Tel.: +30 22540 22990
Admission:  Full: €2, Reduced: €1
Opening Hours: Wednesday to Monday: 08:30 – 15:30 until February, Wednesday to Monday open: 08:30 – 16:00 in March


The Prehistoric settlement of Myrina was developed at the same time with Poliochni, however, according to excavation findings, it met its greatest prosperity during the “Red” (2500-2300 BC.) and “Yellow” (2300-2000 BC.) periods, while remnants saved from the previous and posterior periods are limited.

The houses of the settlement, stone built from top to bottom with mud as binding material, were spacious: big and elongated buildings divided into two or more rooms communicating by small openings. Their entrance was at the east. The span roofs were made of mud, wood and seaweeds. Myrina was destroyed many times by earthquakes and each time the inhabitants rebuilt or repaired their houses depending on their needs as abandoned older buildings and traces on the walls of every phase indicate.

The archaeological site is well-organized for visitors, where besides the explanatory signs, routes were set with mandatory direction. Moreover, at the stone building housing the public information centre you will find the mock-up of the settlement and audiovisual installation.


Tel.: +30 22540-22257
Admission:  Full: €2, Reduced: €1
Opening Hours: Wednesday to Monday: 08:30 – 15:30 until February, Wednesday to Monday open: 08:30 – 16:00 in March

kastro_MyrinasThe Castle of Myrina is built on a rocky and steep peninsula connected to the mainland only from the east. It is the biggest in size fort of the Aegean. Its contemporary form dates back to 1207, when the Venetian Filocalo Navigajoso megaduke of Limnos barricaded Myrina. His heir however, Leonardo Navigajoso, was the one who fortified the castle and kept it under his rule for 45 years. During Turkish dominion, Turkish people inhabited the castle. During the siege of Myrina by the Russian fleet in 1770, the walls of the castle were severely damaged.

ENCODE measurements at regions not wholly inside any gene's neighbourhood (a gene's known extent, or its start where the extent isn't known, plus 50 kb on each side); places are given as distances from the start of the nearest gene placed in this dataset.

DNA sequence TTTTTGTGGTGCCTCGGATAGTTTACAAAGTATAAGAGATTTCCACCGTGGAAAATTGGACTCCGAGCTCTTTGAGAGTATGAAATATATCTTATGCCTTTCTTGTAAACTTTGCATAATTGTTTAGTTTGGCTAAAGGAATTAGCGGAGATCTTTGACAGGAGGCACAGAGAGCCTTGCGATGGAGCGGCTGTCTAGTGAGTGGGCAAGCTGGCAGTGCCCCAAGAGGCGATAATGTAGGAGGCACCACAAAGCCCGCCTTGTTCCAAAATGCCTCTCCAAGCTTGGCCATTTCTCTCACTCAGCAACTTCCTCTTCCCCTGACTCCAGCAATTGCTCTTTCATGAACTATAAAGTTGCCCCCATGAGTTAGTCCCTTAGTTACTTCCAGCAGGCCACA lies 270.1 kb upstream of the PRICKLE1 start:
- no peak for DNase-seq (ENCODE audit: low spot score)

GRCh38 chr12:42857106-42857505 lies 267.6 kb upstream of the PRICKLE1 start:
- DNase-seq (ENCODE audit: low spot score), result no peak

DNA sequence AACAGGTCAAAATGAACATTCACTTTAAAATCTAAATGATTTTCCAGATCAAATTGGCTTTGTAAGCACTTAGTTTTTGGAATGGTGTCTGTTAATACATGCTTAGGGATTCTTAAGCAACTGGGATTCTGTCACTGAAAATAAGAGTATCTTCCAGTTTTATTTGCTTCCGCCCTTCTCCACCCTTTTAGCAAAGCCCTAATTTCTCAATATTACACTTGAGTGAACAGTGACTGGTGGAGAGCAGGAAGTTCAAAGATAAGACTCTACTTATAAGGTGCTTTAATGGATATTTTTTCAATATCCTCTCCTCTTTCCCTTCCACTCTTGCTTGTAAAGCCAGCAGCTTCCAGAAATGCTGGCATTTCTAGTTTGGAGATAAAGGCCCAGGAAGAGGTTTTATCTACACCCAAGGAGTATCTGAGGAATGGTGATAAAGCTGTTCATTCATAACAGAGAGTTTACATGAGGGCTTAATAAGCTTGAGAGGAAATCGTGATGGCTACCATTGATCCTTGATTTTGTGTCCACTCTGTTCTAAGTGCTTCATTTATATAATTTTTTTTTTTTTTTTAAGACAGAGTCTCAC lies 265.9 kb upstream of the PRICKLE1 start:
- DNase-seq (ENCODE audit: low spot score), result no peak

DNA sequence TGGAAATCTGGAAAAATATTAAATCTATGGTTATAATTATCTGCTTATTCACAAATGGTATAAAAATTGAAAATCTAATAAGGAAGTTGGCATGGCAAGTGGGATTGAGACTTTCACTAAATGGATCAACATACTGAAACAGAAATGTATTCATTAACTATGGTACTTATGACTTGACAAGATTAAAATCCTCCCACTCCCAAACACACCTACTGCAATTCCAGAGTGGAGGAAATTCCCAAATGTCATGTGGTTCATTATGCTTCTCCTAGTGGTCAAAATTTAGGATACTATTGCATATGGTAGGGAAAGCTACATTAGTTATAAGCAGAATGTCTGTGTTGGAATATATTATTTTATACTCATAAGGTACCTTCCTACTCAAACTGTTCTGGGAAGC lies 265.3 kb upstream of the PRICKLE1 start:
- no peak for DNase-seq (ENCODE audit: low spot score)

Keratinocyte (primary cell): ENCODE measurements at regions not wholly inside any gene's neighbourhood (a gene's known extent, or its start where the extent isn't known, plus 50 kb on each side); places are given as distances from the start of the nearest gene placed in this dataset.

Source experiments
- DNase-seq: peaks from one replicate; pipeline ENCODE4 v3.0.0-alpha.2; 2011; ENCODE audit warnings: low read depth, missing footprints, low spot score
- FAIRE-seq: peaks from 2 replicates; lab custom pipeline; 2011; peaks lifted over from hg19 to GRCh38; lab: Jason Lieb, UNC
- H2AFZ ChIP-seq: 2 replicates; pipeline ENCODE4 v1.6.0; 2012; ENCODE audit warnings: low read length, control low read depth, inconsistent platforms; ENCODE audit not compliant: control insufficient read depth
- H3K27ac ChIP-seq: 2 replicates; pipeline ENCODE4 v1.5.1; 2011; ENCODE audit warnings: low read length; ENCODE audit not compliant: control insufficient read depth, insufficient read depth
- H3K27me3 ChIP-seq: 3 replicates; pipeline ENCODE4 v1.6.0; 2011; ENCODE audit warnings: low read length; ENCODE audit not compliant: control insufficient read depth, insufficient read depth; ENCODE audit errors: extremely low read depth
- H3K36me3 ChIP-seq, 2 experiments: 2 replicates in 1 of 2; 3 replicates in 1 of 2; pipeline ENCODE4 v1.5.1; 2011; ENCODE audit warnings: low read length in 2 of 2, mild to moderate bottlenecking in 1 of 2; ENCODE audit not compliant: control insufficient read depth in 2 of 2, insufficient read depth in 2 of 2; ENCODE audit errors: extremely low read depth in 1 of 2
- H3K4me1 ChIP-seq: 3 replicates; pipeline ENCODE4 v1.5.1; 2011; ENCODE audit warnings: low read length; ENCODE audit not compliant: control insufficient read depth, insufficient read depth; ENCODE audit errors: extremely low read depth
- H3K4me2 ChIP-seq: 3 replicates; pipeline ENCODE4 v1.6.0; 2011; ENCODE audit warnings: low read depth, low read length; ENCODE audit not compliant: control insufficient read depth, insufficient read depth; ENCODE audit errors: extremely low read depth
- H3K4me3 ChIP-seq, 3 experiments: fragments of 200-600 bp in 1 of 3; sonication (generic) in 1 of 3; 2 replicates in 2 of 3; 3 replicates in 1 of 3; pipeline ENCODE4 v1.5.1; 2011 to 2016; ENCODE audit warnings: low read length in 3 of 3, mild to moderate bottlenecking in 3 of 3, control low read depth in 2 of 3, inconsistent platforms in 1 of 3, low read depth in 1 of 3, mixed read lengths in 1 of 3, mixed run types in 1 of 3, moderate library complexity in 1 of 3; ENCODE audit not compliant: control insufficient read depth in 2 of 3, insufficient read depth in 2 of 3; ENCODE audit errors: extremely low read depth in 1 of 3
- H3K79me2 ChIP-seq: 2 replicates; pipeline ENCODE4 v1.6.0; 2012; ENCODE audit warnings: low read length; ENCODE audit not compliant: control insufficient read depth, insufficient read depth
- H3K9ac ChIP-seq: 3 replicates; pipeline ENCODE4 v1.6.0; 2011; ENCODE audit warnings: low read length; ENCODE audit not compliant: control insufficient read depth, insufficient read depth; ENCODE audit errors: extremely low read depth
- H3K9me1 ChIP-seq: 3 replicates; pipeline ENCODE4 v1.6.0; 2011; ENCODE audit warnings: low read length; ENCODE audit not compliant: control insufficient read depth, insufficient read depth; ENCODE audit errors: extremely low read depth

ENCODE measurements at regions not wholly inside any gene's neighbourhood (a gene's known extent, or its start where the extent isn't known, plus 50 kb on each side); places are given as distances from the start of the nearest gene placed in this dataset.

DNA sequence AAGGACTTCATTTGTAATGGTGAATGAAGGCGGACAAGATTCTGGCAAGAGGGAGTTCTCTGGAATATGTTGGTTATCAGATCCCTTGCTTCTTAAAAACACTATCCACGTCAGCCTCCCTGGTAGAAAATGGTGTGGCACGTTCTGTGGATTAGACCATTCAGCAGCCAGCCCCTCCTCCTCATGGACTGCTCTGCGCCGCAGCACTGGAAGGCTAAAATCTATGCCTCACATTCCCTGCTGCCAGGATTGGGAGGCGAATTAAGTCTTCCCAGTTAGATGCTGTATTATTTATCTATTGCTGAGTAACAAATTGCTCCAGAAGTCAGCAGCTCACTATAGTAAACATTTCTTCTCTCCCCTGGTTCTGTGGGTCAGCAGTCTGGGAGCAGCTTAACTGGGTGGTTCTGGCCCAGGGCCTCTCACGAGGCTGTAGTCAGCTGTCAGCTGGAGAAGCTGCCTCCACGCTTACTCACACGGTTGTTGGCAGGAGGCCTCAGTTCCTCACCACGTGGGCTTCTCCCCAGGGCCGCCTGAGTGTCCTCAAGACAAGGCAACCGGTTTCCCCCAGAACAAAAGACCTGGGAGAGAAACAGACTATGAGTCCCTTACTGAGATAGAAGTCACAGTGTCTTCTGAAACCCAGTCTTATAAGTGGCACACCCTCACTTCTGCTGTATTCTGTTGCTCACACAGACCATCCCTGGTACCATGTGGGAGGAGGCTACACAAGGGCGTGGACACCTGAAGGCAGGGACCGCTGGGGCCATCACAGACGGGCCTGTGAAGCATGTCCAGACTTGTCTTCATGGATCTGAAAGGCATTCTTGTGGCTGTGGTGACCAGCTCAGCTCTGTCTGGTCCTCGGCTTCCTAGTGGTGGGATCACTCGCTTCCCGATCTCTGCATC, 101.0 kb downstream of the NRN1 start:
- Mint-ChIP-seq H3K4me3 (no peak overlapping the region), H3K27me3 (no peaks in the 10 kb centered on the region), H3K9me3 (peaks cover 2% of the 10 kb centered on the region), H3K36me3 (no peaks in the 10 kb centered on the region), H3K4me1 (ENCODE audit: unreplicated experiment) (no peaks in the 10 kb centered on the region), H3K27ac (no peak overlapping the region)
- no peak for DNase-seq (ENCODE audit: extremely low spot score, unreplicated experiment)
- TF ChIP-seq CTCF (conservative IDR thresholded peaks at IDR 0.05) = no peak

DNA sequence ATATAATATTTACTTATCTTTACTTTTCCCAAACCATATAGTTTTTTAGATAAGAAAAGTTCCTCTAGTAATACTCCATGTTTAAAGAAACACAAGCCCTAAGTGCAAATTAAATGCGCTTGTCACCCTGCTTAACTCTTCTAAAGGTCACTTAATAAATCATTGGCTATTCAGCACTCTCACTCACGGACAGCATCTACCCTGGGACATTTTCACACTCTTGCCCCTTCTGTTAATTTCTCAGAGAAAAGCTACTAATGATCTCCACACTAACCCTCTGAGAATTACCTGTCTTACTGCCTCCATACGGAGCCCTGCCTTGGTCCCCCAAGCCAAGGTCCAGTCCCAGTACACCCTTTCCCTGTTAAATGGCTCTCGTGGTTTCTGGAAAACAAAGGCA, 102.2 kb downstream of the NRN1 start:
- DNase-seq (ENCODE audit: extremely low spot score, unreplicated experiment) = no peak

On the eastern and southern part, the wall is high and the number of the towers relatively big, while on the northern and western side the wall is lower and the towers few. On the highest part of the hill there is a half ruined fort building with many inner halls. Furthermore, in the castle you will find a Turkish Mosque, an underground vault hall and cisterns. Today the Castle of Myrina is a monument open to public.


Tel.: +30 22540 24091
Admission: free
Opening Hours: always open to public


Iero_ArtemidosThe excavations carried out in 1991-1993 brought to light the sanctuary of Artemis, which was located outside the city walls of Myrina and was continuously used from the Archaic until the Hellenistic period. The archaeological site (declared in 1993), located inside the courtyard of the “Porto Palace” Hotel at Avlona, Myrina is open to the public.

The excavations in the plot of N. Trataros were carried out by the 20th Ephorate in the years 1991-1993 at the owner’s expense. The architectural remains on the site were consolidated by the 20th Ephorate in the summer of 1992.

Several architectural phases have been distinguished in the sanctuary of Artemis, dated from the Archaic until the Hellenistic period. The central building consisted of an open, paved courtyard on either side of which, were organized rooms used in the ceremonial procedures.

.: +30 22540 22990


On Limnos there are two allied cemeteries of great historical importance, in the villages Moudros and Portiano at the site of Pounta. Three historical periods are related to these cemeteries: the Russo-Turkish war, the World War I and the October Revolution. Soldiers who in 1915, during World War I, participated in the Gallipoli Campaign are buried in these cemeteries, mainly Australians and New Zealanders, members of the ANZAC (Australian-New Zealand Army Corps). Moreover, according to the Russian army archives, about 70 members of the Russian fleet which arrived at the island in 1770 under the orders of the two Orlov brothers to campaign against the Turks during the Russo-Turkish war (1768-1774) were buried in the spot where the church of Evaggelismos in Moudros and later the monument of sacrifice of Russian people were erected. Finally, more than 300 Russian refugees are buried on Limnos, mainly military officers of the “White Army” with their families who escaped to the island after the October Revolution in 1917of whom 29 in Moudros and the rest at the cape of Pounta.

Commemorating events take place every year on the island in October (Days of Russian-Greek Friendship) and in 25 April (Honoring and Commemoration events for the Fallen in the Gallipoli Campaign). Officers of the above mentioned countries as well as descendants of the victims participate in these events, arriving on the island to honor their ancestors.